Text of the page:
I had a 15 amp 1 pole breaker connected to a gfci in my backyard.

Now I need more juice. I decommissioned this 15 amp circuit.

I fished a 12/3 from a 2 x 20 amp 1 pole breakers thinking I was connecting a regular outlet outside as I've got 2 hot wires now.

I thought the GFCI would connect like a regular outlet until I remembered the load/line and my mistake.

Could you recommend a solution for this kind of situation. I would rather not install a double box and 2x gfci. I would like to have a single receptacle with 2x 20 amp and be able to gfci it somehow.

I could fish a new wire. Else, I ran out of idea.

It's a Nova panel 200 amp. 1985 I guess. I use Eaton cutler-hammer DNPL breakers.

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The double breaker fits bottom right. Not installed on the picture yet.

  • What make and model is your breaker panel? Commented Oct 4, 2018 at 0:14
  • What sort of wall is this breaker panel set into? Commented Oct 4, 2018 at 1:23
  • Also, is a single 20A circuit enough juice for your purposes, and is replacing the pulled cable an option? Commented Oct 4, 2018 at 1:24

3 Answers 3


You have the wrong breaker for what you want to do here

The Eaton DNPL (aka BRD) type of breaker is a tandem or double-stuff breaker, that has two circuit breaker mechanisms inside it that share a line terminal, but have separate load lugs. These are used extensively to "cram" circuits into a panel, as we see in your panel.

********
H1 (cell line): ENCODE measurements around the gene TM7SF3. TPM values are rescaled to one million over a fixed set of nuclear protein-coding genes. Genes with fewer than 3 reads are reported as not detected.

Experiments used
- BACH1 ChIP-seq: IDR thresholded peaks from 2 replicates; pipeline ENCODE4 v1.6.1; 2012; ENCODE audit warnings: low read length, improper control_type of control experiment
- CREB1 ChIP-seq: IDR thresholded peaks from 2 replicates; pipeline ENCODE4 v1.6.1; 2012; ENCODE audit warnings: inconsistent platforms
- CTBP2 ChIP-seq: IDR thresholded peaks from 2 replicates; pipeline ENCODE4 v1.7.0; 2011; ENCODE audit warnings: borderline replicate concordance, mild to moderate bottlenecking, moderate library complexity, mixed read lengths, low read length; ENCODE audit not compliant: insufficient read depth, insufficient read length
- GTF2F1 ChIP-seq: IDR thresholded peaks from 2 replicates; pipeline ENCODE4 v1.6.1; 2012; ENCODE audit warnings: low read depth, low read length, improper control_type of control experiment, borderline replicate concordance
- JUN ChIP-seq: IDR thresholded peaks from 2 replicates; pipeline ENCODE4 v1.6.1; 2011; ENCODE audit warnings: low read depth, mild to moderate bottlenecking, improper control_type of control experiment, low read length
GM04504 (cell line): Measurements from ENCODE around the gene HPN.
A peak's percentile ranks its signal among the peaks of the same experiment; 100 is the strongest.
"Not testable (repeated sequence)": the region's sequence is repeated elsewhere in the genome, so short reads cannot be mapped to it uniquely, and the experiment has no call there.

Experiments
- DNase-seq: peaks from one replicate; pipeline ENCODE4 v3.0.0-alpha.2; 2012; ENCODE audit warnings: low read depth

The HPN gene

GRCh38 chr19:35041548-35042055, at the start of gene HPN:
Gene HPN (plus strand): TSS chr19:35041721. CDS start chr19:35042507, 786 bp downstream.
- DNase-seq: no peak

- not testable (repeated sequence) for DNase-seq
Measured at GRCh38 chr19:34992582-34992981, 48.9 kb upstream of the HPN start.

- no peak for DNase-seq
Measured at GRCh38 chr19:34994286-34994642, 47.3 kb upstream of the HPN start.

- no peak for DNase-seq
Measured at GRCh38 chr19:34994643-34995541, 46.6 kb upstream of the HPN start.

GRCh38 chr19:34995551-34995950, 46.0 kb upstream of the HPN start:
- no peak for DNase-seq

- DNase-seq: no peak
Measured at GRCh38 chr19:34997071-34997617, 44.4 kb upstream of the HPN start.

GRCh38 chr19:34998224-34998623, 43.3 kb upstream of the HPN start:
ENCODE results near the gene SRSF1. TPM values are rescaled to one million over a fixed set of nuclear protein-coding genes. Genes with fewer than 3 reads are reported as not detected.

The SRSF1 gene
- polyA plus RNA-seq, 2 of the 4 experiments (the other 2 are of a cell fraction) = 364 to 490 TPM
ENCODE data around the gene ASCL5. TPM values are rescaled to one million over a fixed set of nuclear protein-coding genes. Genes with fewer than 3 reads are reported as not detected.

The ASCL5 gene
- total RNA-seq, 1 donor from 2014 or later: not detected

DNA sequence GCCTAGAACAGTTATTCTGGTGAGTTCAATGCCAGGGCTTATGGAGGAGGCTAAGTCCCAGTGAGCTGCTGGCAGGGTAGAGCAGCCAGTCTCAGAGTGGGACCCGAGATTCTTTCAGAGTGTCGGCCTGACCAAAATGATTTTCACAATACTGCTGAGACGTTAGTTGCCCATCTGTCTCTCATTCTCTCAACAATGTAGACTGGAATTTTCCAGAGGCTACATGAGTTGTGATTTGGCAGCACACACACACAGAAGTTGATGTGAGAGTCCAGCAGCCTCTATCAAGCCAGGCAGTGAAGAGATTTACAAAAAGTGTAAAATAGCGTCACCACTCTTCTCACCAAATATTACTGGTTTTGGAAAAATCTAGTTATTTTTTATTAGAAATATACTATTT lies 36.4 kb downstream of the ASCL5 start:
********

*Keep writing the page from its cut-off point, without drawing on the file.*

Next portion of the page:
However, since both of the breakers in a double-stuff are connected to the same leg or phase of the service, you cannot use one to feed a multi-wire branch circuit (like the one you propose) without overloading the neutral, since the hot wires in a MWBC must be on different legs or phases to allow only the difference in loads to flow down the neutral, rather than the sum of the loads.

If this were a regular branch circuit, you would need to replace the bottom rightmost DNPL1515 and the empty slot with a DNPL152015, then land the wires from the old DNPL1515 on the two outer poles and the new 12AWG wires on the two inner poles. However, this creates other problems, so read on for details.

You don't have the space for a GFCI breaker

The bigger problem for what you want to do though is that you need a two pole GFCI to protect a multi-wire branch circuit, and those only come in breaker form. However, there is no such thing as a double-stuff GFCI breaker to begin with, as the electronics required to make a GFCI work take up too much space to be fit into a single breaker package along with the two breaker mechanisms.

So, you'll need to put the GFCIs somewhere else -- this could be a "spa panel" placed inline with the circuit with a 2-pole GFCI breaker in it, or a pair of GFCI receptacles or deadfronts at the "end of the line" for the MWBC in that you would have to have the two "sides" of the circuit have separate neutrals from that point on to avoid confusing the GFCIs with improperly divided neutral currents. In this situation, you'll still need to use the DNPL152015 quadplex breaker in the main panel, as described above.

  • Double stuffs to cram the panel. I might consider extra space. Commented Oct 5, 2018 at 13:01

/3 cable and double-stuff breakers, Danger danger!

You really, really need to read my treatise on double-stuff breakers.

Every single breaker in this panel is double-stuff, and the problem is you also have multi-wire branch circuits (MWBCs) - notice the red and black wires on many breakers particularly the ones in the lower left.